Front, Back, and Trap Doors: Refocusing the Encryption Debate
Source: Charles Deluno /Unsplash
The “if” and “how” of regulating encryption technologies has long been a matter of heated debate. One side demands that users should be able to protect their data fully not only from access by criminals or companies, but also from governmental access by means of strong encryption. On the other hand, some security and law enforcement officials argue that no technology should be designed to prevent lawful access (i.e. with a court order) by their agencies. To preserve their ability to detect threats and investigate serious crimes, they argue, information on smartphones and the communication between users should be made available to them in a readable form. After all, the information protected by encryption includes that of many criminals. In a changing technical environment where an increasing amount of important data is unavailable to government agencies due to the use of encryption technologies, some officials argue that they are “going dark,” i.e. that more and more data is inaccessible to them.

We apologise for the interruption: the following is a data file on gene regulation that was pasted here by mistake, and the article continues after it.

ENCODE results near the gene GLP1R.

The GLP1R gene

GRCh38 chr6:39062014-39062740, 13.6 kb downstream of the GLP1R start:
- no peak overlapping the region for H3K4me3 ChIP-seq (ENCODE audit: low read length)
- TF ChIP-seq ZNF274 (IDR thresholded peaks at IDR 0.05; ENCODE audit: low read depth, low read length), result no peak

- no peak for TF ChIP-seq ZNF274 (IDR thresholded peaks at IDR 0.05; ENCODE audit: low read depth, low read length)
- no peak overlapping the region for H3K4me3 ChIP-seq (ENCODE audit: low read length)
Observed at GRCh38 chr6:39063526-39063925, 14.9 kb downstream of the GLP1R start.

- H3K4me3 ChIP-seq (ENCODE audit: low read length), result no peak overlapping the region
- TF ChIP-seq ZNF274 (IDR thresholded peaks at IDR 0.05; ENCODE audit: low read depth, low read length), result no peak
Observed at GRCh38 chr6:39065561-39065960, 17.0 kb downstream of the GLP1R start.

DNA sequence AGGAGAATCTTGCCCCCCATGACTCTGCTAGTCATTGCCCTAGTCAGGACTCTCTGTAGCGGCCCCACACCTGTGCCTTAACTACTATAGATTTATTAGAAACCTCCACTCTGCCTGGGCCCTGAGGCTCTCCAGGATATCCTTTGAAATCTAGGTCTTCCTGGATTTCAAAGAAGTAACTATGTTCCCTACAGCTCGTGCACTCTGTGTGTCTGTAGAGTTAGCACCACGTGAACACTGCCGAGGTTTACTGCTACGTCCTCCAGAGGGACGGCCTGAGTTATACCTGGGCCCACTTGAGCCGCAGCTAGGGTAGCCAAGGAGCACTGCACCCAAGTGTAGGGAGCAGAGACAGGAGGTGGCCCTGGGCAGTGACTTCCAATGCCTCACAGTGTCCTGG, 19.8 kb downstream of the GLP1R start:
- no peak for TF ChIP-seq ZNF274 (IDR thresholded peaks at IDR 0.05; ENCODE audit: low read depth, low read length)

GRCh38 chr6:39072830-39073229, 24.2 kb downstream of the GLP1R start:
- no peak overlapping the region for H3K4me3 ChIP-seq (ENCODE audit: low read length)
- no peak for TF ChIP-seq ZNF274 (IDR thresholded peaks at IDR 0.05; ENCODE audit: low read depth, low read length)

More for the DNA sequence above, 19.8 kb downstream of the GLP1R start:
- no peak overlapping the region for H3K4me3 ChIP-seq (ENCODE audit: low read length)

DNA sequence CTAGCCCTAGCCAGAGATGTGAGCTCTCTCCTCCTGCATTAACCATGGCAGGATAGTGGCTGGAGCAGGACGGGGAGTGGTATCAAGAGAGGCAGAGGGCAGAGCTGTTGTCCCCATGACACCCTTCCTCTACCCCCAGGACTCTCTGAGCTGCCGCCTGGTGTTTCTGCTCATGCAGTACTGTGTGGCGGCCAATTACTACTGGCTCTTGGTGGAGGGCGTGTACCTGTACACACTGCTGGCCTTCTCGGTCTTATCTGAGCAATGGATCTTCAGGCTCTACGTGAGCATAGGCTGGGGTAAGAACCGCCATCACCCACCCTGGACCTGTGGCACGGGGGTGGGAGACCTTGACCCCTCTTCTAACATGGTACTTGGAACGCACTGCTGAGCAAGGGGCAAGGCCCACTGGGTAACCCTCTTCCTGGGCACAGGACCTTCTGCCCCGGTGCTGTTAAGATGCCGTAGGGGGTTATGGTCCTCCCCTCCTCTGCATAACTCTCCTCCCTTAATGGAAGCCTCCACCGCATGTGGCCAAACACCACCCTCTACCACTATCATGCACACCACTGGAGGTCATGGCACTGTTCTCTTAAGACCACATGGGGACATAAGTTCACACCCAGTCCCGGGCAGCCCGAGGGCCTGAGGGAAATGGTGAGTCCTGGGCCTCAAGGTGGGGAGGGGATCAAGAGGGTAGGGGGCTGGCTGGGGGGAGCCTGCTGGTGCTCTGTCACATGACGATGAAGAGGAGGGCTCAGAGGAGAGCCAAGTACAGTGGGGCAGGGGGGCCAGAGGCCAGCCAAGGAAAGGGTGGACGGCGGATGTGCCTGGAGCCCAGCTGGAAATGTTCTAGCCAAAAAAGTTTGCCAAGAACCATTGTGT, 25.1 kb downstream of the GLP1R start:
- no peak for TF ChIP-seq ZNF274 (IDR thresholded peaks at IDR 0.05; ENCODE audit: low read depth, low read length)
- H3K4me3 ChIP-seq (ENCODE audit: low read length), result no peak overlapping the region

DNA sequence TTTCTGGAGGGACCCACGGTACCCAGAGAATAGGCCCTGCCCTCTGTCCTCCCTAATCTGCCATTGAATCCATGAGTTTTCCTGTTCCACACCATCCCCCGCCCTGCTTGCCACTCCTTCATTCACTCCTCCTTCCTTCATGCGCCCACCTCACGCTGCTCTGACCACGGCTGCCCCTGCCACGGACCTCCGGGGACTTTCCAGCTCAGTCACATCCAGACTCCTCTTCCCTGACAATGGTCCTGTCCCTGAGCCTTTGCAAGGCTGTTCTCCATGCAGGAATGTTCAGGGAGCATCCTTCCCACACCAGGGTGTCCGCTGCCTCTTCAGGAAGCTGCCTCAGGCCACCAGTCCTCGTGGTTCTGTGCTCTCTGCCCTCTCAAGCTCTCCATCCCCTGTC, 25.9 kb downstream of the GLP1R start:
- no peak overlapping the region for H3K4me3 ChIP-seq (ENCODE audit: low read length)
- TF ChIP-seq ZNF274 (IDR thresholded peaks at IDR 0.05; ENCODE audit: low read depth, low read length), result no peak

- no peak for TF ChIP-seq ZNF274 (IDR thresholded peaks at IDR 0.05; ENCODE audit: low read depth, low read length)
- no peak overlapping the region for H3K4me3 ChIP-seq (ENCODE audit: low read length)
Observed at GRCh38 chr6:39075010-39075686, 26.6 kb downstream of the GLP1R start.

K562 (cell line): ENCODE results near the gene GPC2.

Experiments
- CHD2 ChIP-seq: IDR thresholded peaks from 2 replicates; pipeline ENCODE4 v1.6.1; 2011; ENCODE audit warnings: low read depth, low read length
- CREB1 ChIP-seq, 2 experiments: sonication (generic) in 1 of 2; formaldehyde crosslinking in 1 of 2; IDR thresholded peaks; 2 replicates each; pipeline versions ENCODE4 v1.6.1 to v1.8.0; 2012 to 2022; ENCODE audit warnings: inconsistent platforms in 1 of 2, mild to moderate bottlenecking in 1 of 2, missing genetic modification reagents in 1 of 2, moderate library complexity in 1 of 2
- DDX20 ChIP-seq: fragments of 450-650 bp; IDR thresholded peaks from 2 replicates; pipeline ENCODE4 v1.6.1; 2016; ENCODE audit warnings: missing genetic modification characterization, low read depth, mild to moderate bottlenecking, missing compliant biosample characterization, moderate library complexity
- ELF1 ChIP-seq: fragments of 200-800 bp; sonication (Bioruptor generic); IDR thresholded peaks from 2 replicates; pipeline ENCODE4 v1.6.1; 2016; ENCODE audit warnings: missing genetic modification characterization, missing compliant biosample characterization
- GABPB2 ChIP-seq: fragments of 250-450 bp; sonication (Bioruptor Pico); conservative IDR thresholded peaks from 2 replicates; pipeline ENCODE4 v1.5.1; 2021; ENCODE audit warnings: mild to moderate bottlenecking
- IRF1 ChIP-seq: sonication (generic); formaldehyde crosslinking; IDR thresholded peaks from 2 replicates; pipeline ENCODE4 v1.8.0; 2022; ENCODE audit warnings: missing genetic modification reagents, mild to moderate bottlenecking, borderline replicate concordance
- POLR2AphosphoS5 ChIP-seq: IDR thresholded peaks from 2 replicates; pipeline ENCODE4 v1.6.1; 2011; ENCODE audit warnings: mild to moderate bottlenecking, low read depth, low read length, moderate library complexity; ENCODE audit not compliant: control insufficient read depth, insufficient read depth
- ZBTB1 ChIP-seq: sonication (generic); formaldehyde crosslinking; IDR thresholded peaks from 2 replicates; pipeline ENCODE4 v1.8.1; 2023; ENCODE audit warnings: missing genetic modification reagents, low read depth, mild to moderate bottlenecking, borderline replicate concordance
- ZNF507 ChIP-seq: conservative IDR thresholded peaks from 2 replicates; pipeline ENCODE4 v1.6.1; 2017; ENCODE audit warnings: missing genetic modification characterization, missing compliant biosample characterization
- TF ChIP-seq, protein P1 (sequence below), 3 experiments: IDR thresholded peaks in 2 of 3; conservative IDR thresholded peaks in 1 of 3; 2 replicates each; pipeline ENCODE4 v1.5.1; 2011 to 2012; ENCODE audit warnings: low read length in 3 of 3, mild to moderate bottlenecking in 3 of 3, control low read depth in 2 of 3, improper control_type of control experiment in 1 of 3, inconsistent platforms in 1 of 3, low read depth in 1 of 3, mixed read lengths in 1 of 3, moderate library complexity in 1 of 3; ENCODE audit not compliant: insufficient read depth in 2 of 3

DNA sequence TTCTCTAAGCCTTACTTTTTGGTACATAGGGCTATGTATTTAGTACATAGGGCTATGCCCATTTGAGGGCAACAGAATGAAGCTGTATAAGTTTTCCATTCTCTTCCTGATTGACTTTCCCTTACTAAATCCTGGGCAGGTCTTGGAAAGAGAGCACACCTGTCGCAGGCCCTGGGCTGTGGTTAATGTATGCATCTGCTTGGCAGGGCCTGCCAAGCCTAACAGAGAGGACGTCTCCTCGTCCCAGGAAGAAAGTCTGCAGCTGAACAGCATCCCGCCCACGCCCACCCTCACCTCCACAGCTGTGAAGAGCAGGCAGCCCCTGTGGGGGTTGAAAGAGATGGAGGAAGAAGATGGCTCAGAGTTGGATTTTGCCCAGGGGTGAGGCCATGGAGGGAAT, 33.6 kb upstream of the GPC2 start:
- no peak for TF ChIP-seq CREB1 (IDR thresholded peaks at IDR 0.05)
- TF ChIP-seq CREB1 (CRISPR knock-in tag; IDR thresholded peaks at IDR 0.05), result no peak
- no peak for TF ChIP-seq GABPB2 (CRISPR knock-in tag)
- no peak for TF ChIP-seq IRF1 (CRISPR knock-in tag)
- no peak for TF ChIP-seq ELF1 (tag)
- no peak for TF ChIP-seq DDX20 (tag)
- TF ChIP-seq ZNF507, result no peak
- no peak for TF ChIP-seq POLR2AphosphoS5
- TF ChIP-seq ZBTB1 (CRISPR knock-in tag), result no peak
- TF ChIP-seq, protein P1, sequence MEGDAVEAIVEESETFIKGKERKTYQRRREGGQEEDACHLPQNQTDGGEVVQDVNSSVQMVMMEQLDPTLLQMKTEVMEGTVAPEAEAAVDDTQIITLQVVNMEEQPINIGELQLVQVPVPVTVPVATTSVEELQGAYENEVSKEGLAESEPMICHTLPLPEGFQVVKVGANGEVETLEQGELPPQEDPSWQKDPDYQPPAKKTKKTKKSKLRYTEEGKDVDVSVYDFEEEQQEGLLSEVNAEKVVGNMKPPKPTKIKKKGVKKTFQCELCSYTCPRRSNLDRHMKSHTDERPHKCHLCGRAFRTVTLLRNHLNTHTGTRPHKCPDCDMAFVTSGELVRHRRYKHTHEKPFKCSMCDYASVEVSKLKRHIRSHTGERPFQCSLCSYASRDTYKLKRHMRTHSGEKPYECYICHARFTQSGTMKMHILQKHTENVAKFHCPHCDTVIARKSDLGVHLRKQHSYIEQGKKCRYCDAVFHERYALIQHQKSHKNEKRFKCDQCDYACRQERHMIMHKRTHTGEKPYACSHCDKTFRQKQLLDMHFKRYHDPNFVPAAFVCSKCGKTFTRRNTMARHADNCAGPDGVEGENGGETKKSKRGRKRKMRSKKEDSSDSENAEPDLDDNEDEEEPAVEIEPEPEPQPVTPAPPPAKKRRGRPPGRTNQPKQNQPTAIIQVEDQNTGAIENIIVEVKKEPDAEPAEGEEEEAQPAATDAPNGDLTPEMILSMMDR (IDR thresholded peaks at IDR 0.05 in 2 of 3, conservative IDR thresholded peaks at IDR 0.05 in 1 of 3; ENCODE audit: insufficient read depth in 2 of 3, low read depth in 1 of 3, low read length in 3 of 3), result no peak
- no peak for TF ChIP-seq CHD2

Thus, at regular intervals, groups of government officials call for access options to such technologies that are legally and technically anchored. After all, they argue, data should be accessible upon presentation of a search warrant. During the first major debate on the topic – the first “crypto war” of the 1990s – proponents of such regulation demanded that law enforcement be equipped with direct access to information, thus bypassing companies through a “back door.” In recent years, the argument has changed. The regulations proposed are increasingly vague and, if implemented, would force companies to develop their technology in a way that would enable them to retain access and share data with the authorities when asked. In that scenario, encrypted information would be accessed through the “front door.”